Consumer prices jump 7.7% in Poland, faster than expected

WARSAW, Poland (AP) — Poland said Tuesday that consumer prices have risen 7.7% over the past year, evidence that inflation is accelerating even faster than had been expected in the largest central European economy in the European Union.

The November number is the highest inflation rate in 20 years and marks a larger jump than what economists had predicted. Last month, it hit 6.8% annually, according to the statistics office.

It comes as the annual inflation rate across the 19 countries that use the euro currency hit 4.9% in November, the highest since recordkeeping began in 1997, the European Union’s statistics agency said Tuesday.

Eurozone consumer prices are being driven up by a huge spike in energy costs, much like Poland’s increases are fueled by gasoline prices. They have skyrocketed 36.6% since last year, exacerbated by a weakening of the country’s currency, the zloty. The weaker zloty means that imports — including oil, which is priced in U.S. dollars — become more expensive for Polish consumers.

The cost of heating jumped 13.4%, while food and non-alcoholic beverage prices rose 6.4%.

While rising prices are straining households and businesses worldwide, they are hitting countries in central Europe, including Poland and Hungary, especially hard.

Inflation is one of the effects of measures that governments worldwide took to prevent economic catastrophe when the coronavirus pandemic led to lockdowns last year. Many countries, including Poland, pumped money into keeping businesses afloat, while central banks kept interest rates at historic lows to stimulate economic activity.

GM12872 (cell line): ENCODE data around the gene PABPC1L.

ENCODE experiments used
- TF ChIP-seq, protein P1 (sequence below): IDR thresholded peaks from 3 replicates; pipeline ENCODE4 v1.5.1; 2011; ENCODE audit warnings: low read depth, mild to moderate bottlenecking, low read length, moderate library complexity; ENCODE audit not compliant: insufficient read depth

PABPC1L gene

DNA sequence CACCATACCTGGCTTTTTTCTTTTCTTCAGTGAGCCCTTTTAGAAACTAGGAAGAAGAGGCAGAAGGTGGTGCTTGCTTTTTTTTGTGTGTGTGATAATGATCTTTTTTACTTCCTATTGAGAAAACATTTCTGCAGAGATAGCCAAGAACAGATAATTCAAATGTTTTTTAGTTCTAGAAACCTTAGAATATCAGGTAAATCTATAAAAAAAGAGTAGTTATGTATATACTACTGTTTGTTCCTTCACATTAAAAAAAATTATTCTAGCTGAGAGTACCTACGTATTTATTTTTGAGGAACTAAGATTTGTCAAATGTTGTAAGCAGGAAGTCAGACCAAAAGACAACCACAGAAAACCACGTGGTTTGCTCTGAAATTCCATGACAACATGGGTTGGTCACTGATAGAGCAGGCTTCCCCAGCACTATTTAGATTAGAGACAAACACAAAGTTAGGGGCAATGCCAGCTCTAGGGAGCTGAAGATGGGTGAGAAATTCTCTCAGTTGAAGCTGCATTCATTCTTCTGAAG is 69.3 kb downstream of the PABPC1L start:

That effort has been largely successful. Poland’s economy grew 5.3% in the July-September period and is predicted to keep expanding at about that pace next year. Unemployment is low.

But as economic life has started returning to a pre-pandemic normal, a surge in demand has tested the capacity of suppliers to keep pace. Shortages of raw materials are one reason for the price surges.

Polish Prime Minister Mateusz Morawiecki last week blamed rising inflation largely on the soaring cost of Russian gas imports. He also faulted the EU’s climate program and efforts to reduce greenhouse gases, with the cost of emitting carbon hitting record highs recently.

He made his comments as he announced temporary tax cuts on gasoline and home energy bills in December meant to mitigate some of the effects of rising prices.